Our guest blogger Naomi Webb looks at the importance of performing arts in our children’s development.
These days, children have access to a wide range of school supplies including interactive white boards, computing equipment and educational furniture, all of which are designed to make learning engaging and fun. They also get the chance to study many fascinating topics at school, but with the national curriculum focussing more on ‘core academic subjects’ such as English, maths, history, geography, the sciences and languages, it seems performing arts is being gradually squeezed out.
In fact, there has been a significant decline in the number of state schools offering arts subjects led by specialist teachers – but how could this effect our youngster’s future and why is performing arts so important to a child’s development? Let’s take a closer look:
A report by Warwick University, The Future of Cultural Value, has revealed that cultural experiences and opportunities (including learning about/visiting the theatre and performing plays) are being closed off to youngsters – particularly those from a poorer background. With teaching hours for drama falling significantly, the worry is that a two-tier system will form in which only the most advantaged youngsters had access to a wide range of experiences. As drama and performing arts is an integral part of British culture, it only seems right for children of all backgrounds to not only learn about famous playwrights but to put on culturally significant plays as a class in a bid to improve their knowledge about well-known scripts.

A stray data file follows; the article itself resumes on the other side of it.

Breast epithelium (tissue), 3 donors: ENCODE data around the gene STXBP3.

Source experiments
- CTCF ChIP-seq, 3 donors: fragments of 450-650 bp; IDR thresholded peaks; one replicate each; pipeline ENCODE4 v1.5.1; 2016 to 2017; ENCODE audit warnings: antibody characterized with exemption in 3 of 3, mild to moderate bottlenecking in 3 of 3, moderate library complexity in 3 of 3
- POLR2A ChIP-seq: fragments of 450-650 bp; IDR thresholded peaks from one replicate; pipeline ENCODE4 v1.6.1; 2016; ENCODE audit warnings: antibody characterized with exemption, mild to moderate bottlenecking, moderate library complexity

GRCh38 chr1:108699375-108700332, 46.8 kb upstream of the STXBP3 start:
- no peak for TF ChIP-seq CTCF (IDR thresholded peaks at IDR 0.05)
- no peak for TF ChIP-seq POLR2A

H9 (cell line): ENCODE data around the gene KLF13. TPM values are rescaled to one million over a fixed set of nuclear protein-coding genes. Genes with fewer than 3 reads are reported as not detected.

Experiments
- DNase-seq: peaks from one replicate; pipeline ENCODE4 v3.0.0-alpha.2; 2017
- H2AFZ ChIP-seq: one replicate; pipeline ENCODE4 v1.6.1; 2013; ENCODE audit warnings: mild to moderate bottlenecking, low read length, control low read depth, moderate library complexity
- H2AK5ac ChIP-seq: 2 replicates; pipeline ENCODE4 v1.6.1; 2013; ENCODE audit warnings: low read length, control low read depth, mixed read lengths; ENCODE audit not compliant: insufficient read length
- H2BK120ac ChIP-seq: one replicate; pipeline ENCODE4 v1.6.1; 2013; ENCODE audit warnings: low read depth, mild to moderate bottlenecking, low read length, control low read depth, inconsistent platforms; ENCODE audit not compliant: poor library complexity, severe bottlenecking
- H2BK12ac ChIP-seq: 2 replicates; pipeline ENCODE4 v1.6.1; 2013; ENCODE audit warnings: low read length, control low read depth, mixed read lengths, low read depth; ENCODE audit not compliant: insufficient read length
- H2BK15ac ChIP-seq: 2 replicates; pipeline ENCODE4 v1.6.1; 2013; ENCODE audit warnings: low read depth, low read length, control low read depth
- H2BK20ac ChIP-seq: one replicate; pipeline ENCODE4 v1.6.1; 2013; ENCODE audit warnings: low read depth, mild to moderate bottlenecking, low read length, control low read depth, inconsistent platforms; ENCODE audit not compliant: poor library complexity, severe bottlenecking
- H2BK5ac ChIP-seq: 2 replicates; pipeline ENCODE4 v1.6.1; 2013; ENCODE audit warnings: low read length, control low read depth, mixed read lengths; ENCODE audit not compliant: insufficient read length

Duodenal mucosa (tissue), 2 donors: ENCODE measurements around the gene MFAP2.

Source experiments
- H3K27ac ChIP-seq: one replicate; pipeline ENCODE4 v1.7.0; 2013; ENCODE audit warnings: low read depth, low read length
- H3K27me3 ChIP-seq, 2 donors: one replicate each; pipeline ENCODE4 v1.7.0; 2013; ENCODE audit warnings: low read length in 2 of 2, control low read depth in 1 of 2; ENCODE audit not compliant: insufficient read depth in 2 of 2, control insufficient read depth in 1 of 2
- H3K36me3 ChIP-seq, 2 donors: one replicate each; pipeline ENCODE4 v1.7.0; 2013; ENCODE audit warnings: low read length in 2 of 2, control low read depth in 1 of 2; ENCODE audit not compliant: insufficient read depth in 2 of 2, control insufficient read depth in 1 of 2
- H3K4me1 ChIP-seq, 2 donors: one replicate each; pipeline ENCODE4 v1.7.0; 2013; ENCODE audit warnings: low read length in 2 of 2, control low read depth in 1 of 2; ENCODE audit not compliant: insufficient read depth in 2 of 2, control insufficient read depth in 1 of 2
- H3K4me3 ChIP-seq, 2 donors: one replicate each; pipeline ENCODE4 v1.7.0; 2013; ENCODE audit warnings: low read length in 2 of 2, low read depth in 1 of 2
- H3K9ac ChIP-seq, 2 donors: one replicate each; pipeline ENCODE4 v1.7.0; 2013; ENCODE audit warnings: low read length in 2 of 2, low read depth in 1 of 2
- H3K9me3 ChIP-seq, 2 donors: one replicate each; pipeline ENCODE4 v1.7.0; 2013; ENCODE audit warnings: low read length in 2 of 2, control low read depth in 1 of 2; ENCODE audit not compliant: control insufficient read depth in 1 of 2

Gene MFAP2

Warwick University researcher, and commission member Prof Jonathan Neelands, said: “Without educational intervention, we are in danger of allowing a two-tier creative and cultural ecosystem in which the most advantaged in social and economic terms are also the most advantaged in benefiting economically, socially and personally from the full range of experiences and value in that prevailing system.”
Performing arts is also important to a child’s development as it helps them to come out of their shell and gain confidence. While some people are natural performers, others need a little more encouragement and speaking in front of a group is excellent practise for the future – after all employees, CEOS and business owners are required to do this all the time in professional fields.
Drama lessons also teach little ones how to work together for the benefit of a production and help them to understand the well-known mantra: Practise makes perfect. Moreover, drama students also learn everything from stage presence to pronunciation and diction which can help them to become clear, confident speakers when they’re older.
Improves language skills
Performing arts is more than just singing and dancing on stage. It gives children access to a wide range of timeless literature they might not have ever seen before and helps them to understand the concept of dialogue as well as the difference between acts and scenes. Not only does putting on a play help to improve their language skills and vocabulary, but they can spot the difference between old English and modern English – especially when studying playwrights such as Shakespeare or Webster – and can begin to appreciate how language has adapted over time.
The performing arts is extremely important to a child’s development both on a personal and cultural level and while there are many extra-curricular drama clubs to attend, these can be costly so it’s essential for this subject to remain present at school.